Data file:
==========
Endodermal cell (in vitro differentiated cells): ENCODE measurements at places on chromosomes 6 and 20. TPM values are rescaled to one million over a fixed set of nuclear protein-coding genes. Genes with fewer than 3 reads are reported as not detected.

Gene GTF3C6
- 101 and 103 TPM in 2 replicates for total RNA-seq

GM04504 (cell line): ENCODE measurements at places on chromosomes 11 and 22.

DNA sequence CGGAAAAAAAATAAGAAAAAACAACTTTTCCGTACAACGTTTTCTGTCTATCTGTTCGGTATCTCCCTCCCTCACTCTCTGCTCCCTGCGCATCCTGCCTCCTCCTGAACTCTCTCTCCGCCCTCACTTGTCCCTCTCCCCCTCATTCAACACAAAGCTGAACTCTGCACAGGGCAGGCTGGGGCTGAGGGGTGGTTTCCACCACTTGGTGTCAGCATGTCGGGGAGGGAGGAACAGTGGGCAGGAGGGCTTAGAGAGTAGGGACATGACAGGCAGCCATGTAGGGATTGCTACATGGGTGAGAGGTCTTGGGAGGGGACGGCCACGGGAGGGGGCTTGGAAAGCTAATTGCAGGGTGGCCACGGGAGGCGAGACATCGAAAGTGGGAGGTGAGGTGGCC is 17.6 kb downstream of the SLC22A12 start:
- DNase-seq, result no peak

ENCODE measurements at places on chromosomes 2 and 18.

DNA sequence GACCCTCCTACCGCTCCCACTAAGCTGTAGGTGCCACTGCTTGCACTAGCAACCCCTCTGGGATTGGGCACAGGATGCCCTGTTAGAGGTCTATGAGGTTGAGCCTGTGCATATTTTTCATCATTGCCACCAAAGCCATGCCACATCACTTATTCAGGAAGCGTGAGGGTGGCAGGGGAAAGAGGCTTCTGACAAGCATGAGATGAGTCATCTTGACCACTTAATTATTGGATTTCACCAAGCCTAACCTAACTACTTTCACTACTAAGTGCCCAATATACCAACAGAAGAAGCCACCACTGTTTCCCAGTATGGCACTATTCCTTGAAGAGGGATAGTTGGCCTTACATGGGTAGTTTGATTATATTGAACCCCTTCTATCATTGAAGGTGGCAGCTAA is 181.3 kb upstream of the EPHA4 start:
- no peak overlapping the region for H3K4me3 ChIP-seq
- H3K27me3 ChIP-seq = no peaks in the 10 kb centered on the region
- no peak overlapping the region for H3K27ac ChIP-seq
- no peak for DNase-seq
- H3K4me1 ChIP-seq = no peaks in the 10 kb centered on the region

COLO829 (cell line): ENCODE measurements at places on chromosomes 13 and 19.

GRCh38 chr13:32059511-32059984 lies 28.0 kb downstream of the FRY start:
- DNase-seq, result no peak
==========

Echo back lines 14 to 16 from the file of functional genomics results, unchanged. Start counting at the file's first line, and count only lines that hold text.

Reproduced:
COLO829 (cell line): ENCODE measurements at places on chromosomes 13 and 19.

GRCh38 chr13:32059511-32059984 lies 28.0 kb downstream of the FRY start:
- DNase-seq, result no peak